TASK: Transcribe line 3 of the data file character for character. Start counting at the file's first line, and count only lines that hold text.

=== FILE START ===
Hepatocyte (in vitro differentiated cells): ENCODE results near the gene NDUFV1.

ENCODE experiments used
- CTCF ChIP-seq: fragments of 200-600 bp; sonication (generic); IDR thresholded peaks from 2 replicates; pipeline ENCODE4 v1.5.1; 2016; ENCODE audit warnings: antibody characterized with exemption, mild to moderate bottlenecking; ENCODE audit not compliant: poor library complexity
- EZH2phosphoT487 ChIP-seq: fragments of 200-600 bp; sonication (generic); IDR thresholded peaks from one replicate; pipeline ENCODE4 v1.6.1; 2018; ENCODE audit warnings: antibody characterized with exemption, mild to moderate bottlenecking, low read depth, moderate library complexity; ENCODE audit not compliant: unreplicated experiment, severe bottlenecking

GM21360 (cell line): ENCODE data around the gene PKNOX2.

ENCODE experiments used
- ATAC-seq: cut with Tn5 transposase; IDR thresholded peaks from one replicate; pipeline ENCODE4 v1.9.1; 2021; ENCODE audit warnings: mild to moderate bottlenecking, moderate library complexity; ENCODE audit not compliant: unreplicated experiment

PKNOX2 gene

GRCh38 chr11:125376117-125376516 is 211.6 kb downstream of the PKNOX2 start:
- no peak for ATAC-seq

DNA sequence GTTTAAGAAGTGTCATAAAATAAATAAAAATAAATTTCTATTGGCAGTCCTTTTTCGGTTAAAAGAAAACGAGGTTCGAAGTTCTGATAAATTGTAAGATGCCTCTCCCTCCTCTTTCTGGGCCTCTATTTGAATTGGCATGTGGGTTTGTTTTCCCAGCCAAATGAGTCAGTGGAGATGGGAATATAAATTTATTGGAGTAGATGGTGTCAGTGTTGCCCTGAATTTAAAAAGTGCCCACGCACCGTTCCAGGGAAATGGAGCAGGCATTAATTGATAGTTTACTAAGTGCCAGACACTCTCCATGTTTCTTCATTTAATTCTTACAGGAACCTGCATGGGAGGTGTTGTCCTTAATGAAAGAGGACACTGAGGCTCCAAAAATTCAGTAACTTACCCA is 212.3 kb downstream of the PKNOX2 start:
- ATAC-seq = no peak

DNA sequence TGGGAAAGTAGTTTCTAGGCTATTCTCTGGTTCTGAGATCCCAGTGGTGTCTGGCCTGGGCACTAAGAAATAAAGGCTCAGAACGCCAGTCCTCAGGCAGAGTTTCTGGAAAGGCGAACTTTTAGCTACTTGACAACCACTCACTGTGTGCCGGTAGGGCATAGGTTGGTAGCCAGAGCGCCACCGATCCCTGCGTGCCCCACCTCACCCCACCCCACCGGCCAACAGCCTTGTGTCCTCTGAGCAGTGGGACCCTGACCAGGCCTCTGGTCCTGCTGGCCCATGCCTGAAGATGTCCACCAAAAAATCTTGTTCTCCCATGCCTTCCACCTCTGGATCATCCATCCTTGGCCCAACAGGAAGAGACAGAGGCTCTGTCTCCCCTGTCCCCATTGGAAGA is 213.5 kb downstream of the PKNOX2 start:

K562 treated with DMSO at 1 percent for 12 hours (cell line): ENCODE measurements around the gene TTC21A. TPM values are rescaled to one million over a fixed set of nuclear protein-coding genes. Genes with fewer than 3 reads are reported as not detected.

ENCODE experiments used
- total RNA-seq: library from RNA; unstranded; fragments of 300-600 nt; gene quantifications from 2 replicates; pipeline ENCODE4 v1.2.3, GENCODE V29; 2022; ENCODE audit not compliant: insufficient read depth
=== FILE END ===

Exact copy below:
- CTCF ChIP-seq: fragments of 200-600 bp; sonication (generic); IDR thresholded peaks from 2 replicates; pipeline ENCODE4 v1.5.1; 2016; ENCODE audit warnings: antibody characterized with exemption, mild to moderate bottlenecking; ENCODE audit not compliant: poor library complexity